Tammy Overstreet at the Polk County Crime Examiner is reporting that the Rockmart police arrested Phillip Lee Woods at a local pizzeria and charged him with carrying a deadly weapon at a public gathering. Unfortunately for the arresting officer, this is a crime that has not existed in this state for at least two years.
SB 308, passed in 2010, repealed Georgia’s 140 year old public gathering law, which was created in 1870 by Democrats who wanted to disarm Republicans whenever they gathered. The locations listed under the public gathering law included any establishment at which alcoholic beverages are sold for consumption on the premises. This part of the law was removed by HB 89 in 2008 and replaced with a provision that barred carrying a firearm in restaurants that served alcohol only if the patron was consuming alcoholic beverages while carrying. When the predicted bloodshed failed to materialize after two years, Georgia’s General Assembly did away with the restriction on restaurants altogether in 2010 and repealed the public gathering law.
What this means is that it has not been illegal to carry a firearm in restaurants that serve alcohol for at least four years, and it has not been illegal even while drinking for more than two years.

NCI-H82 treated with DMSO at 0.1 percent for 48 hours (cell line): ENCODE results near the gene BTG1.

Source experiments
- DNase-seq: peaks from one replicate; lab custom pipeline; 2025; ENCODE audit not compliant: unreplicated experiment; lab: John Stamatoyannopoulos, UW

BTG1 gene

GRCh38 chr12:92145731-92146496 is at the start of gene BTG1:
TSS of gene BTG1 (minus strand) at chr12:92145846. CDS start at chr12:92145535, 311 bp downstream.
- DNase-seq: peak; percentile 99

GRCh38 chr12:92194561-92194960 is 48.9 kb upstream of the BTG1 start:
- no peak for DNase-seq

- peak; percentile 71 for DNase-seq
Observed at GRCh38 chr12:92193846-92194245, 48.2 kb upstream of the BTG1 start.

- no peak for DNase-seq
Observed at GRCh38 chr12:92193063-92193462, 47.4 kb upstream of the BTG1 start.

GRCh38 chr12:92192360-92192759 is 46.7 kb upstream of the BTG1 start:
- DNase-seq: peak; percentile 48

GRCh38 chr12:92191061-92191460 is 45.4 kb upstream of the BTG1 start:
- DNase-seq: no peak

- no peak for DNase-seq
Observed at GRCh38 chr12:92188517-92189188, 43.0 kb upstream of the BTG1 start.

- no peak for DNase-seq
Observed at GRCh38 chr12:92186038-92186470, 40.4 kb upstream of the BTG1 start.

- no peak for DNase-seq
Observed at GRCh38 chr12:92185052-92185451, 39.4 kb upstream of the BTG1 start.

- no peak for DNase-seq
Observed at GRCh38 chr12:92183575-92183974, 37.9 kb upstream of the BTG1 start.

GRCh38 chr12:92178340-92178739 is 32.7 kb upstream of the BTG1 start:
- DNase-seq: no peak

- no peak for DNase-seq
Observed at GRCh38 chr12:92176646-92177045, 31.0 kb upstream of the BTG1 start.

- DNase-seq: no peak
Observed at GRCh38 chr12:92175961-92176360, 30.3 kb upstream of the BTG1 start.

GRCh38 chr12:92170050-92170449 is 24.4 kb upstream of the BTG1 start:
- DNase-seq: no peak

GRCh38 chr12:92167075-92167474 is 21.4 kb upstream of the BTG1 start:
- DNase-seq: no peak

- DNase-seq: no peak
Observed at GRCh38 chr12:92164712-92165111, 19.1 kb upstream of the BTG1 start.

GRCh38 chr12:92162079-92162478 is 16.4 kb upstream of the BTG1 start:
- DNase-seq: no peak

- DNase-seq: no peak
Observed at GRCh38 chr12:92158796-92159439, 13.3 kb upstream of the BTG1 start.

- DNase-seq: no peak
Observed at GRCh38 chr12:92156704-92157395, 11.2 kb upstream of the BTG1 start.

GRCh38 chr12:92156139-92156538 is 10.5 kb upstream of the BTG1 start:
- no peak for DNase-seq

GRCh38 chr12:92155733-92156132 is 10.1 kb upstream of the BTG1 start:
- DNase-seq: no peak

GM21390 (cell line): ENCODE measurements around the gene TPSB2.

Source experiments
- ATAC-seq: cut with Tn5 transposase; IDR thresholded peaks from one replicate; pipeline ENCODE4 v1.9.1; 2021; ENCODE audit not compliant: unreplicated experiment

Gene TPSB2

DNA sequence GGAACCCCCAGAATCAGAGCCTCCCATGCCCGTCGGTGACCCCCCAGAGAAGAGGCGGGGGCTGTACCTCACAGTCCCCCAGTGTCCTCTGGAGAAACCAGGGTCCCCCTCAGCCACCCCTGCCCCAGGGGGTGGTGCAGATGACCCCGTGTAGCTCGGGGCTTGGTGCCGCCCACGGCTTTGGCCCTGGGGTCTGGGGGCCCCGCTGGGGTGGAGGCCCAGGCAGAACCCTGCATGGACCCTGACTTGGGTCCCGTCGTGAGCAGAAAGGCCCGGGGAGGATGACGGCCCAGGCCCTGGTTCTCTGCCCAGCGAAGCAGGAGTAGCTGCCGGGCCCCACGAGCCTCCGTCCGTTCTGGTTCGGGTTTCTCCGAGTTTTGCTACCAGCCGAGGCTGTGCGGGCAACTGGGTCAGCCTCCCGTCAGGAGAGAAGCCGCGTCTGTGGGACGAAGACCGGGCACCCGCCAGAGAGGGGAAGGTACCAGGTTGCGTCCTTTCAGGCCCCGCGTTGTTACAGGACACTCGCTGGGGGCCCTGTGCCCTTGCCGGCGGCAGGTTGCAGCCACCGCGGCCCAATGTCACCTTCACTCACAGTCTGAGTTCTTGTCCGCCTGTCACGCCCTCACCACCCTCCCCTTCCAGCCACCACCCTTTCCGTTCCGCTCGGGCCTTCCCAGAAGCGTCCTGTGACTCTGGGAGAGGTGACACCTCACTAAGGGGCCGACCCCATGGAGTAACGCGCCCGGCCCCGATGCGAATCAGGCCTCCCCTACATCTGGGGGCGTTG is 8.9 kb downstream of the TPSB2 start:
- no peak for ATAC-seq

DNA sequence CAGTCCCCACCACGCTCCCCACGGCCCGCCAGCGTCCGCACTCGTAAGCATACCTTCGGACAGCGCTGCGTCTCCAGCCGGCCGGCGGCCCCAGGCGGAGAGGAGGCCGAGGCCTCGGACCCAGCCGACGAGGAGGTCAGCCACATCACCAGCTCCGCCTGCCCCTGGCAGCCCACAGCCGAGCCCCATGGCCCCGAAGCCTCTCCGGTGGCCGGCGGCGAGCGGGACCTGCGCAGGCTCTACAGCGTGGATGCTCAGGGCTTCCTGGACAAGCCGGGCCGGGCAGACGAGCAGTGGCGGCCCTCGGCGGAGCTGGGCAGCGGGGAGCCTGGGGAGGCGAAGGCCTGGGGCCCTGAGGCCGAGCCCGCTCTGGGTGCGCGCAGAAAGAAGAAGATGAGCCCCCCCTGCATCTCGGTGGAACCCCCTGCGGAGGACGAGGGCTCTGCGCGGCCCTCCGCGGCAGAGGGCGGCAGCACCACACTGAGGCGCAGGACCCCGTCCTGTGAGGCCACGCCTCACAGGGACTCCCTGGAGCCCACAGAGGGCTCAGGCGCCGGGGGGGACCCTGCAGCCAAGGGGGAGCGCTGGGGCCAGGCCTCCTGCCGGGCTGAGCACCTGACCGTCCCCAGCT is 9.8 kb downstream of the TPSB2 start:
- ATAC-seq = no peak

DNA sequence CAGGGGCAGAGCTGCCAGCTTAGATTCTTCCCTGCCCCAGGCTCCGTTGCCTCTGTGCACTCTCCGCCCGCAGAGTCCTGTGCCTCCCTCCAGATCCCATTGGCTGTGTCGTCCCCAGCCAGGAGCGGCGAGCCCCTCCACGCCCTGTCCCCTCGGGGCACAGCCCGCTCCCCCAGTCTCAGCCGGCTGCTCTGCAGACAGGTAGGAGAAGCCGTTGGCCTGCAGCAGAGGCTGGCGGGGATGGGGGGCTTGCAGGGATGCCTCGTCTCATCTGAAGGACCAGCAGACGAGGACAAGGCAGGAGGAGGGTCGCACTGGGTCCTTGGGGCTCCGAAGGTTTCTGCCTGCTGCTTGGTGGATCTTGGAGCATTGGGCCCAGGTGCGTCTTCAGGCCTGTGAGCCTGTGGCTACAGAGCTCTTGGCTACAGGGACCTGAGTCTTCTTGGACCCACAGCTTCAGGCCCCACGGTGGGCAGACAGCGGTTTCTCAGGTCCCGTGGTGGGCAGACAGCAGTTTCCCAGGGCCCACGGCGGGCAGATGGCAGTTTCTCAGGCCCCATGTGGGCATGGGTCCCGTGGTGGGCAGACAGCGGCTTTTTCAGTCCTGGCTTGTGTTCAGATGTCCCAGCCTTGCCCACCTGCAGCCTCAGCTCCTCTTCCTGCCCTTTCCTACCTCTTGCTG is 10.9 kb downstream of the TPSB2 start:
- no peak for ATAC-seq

The Polk County Firearms Examiner adds this tidbit, which may have influenced the police officer’s decision to make the arrest:
According to [Rockmart Police] Chief Sorrells, Woods had a concealed carry permit, however; being inside an establishment that serves alcohol is a violation of his carry permit.
The license in Mr. Woods’ possession stated as part of Georgia Code 16-11-127; for the purpose of this code section, “public gathering” shall include , but shall not be limited to, athletic or sporting events, churches or church functions, political rallies or functions, publicly owned or operated buildings, or establishments at which alcoholic beverages are sold for consumption on the premises. The license was issued before Jan. 1, 2012.
Those of you who have firearms licenses will perhaps notice that older versions were required by law to have this language printed on the back. The licenses are issued for five years and there are doubtless many floating around with the old law printed on them, even though the law is no longer applicable. In sum, there is no “violation of his carry permit” involved in carrying a firearm in a pizzeria. This is perfectly legal behavior according to Georgia law.
While the local solicitor will no doubt dismiss the public gathering charge, Chief Sorrells ought to update himself and his officers on the Georgia law that they are tasked with enforcing. Neither HB 89 nor SB 308 are recent bills.